Home crafting is many things. Or at least, it can be. It can be fun, relaxing, tiring, frustrating and rewarding. Often it is all five of these within about twenty minutes.
If you're one of those people who keep the ones you got wrong even when you've started getting them right, you'll know what I mean. From the candle that somehow went fluorescent orange to the scarf that wouldn't keep an ant warm. They all have a place in your heart.
Of course, there is more to crafting than just the experience. Eventually, you do want to be getting it right and have finished products you want to look at or use. Otherwise, the outtakes stop being funny and end up being annoying. So here's a few tips to help with that.
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First Of All: Don't Use Cheap Materials
It makes sense in the early days of a craft habit to keep spending low. You don't want to commit thousands of dollars to something you never end up getting good at. But at the same time, cheap materials can be the reason you never get good. If you're making clothes, you want material that will hold a shape. For candles, you want a wax that won't frost on the inside of the jar. Even if it costs a little more.
Secondly: The Answer To "Will This Do?" Is Usually "No"
Again, in the early days it may be worth experimenting while you get to grips with the basic principles of what you're doing. But using the right tools for the job is essential. This is certainly the case where anything that you might wear is concerned. Wobbly buttons on a jacket just mean it will fall apart sooner. Get online and browse for grommets and other pro-level fastenings. They may cost a little more, but they are sturdier.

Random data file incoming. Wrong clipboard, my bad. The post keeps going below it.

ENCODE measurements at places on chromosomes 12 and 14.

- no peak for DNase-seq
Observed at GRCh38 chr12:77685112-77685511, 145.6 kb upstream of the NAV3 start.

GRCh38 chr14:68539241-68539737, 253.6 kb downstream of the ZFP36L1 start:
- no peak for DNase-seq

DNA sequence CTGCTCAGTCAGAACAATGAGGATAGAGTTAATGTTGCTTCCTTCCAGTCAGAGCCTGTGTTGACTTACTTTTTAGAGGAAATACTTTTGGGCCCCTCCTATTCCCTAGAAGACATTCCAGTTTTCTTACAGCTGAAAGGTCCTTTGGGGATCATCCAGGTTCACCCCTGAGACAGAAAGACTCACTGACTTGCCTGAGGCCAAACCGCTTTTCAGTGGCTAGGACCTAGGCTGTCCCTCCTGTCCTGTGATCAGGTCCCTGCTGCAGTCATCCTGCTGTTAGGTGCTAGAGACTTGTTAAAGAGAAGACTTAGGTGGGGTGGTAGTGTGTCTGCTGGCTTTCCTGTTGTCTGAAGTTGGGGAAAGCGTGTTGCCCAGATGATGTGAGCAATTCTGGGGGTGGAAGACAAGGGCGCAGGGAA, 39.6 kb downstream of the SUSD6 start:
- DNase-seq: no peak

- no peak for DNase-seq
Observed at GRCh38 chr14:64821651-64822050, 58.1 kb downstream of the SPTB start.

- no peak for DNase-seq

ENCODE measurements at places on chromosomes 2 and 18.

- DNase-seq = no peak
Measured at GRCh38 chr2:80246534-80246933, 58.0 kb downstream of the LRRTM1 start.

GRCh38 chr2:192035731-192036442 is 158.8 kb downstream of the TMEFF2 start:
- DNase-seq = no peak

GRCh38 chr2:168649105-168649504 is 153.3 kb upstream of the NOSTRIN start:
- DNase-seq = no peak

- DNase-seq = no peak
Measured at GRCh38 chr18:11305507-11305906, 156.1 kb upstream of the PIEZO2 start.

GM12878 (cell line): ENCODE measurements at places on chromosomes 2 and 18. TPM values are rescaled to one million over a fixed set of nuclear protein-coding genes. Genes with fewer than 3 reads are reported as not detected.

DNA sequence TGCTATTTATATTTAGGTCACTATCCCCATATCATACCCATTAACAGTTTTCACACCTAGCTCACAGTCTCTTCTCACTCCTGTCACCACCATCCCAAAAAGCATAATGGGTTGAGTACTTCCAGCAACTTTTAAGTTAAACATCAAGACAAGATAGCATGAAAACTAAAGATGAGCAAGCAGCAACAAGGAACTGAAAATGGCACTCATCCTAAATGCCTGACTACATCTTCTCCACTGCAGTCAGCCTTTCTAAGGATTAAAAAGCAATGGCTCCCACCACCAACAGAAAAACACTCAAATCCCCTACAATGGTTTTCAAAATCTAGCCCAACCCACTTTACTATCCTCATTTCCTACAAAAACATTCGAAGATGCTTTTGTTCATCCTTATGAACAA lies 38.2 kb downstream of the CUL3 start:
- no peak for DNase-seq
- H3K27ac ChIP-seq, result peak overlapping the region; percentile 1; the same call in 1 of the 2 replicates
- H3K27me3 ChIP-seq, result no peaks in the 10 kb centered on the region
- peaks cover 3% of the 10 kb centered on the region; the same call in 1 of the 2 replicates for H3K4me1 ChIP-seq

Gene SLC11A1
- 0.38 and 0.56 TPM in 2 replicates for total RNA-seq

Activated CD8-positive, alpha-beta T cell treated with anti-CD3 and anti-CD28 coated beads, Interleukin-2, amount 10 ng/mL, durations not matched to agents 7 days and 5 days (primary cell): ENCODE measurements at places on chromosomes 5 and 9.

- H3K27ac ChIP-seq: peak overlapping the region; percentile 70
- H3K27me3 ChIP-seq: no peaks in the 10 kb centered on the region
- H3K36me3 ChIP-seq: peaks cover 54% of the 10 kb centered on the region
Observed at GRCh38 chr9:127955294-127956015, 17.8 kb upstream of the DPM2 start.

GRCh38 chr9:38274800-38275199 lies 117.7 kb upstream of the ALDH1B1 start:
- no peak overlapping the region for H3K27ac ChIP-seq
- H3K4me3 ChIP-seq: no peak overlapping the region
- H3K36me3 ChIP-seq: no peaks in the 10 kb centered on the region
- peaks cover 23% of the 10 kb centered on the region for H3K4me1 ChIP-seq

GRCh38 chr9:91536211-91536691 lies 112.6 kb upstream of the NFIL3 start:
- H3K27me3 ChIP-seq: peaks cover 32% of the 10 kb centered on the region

Third: Watch Videos. That's "Videos", Plural
If you've ever purchased a home appliance or some furniture which requires assembly, you'll know about this. You put a video on your tablet and watch the expert assemble the item. At some point, they'll say "So, you should already have fitted X to Y", and you respond "When? You didn't tell me about that!".
Watch more than one video on the craft project you're doing. Some of them miss out large swathes that are really important. It's their fault your necklace keeps falling apart.
And Finally: You May Not Find Your Craft Right Away
The great actor and comedian W.C. Fields said "If at first you don't succeed, try, try again. Then quit. No point being a fool about it." And that's funny, of course, but he had a point, too. There are so many craft options out there, and if you just can't make the first one work for you, try another. You could waste time and money trying to knit when you're a natural at needlepoint. Experiment. Find your medium.
From time to time, especially when getting started, you'll find crafts to be frustrating and bewildering. But keep at it, because they do reward you in the end. They can be beneficial for so many reasons - practical, financial and even as an alternative to therapy. But don't chase them down a blind alley, because your skill is out there. You just need to find it.